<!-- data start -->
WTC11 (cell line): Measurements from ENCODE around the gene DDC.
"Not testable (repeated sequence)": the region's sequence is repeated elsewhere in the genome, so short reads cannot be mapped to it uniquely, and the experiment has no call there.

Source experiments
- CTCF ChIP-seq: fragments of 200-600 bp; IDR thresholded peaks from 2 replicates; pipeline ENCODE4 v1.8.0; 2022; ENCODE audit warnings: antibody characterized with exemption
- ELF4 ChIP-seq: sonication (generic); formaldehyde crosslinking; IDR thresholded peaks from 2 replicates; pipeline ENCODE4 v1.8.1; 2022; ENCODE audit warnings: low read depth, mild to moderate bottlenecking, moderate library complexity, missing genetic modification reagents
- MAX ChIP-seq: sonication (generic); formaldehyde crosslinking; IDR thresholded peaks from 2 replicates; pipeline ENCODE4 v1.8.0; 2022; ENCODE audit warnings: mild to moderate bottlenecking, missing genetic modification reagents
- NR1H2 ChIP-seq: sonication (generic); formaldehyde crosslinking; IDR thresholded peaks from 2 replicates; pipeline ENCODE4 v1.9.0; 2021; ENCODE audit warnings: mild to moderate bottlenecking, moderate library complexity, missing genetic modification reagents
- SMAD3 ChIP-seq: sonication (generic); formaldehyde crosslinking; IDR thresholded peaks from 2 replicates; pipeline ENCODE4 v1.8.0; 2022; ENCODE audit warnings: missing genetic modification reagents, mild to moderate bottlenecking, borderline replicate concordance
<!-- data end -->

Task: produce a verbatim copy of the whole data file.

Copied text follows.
WTC11 (cell line): Measurements from ENCODE around the gene DDC.
"Not testable (repeated sequence)": the region's sequence is repeated elsewhere in the genome, so short reads cannot be mapped to it uniquely, and the experiment has no call there.

Source experiments
- CTCF ChIP-seq: fragments of 200-600 bp; IDR thresholded peaks from 2 replicates; pipeline ENCODE4 v1.8.0; 2022; ENCODE audit warnings: antibody characterized with exemption
- ELF4 ChIP-seq: sonication (generic); formaldehyde crosslinking; IDR thresholded peaks from 2 replicates; pipeline ENCODE4 v1.8.1; 2022; ENCODE audit warnings: low read depth, mild to moderate bottlenecking, moderate library complexity, missing genetic modification reagents
- MAX ChIP-seq: sonication (generic); formaldehyde crosslinking; IDR thresholded peaks from 2 replicates; pipeline ENCODE4 v1.8.0; 2022; ENCODE audit warnings: mild to moderate bottlenecking, missing genetic modification reagents
- NR1H2 ChIP-seq: sonication (generic); formaldehyde crosslinking; IDR thresholded peaks from 2 replicates; pipeline ENCODE4 v1.9.0; 2021; ENCODE audit warnings: mild to moderate bottlenecking, moderate library complexity, missing genetic modification reagents
- SMAD3 ChIP-seq: sonication (generic); formaldehyde crosslinking; IDR thresholded peaks from 2 replicates; pipeline ENCODE4 v1.8.0; 2022; ENCODE audit warnings: missing genetic modification reagents, mild to moderate bottlenecking, borderline replicate concordance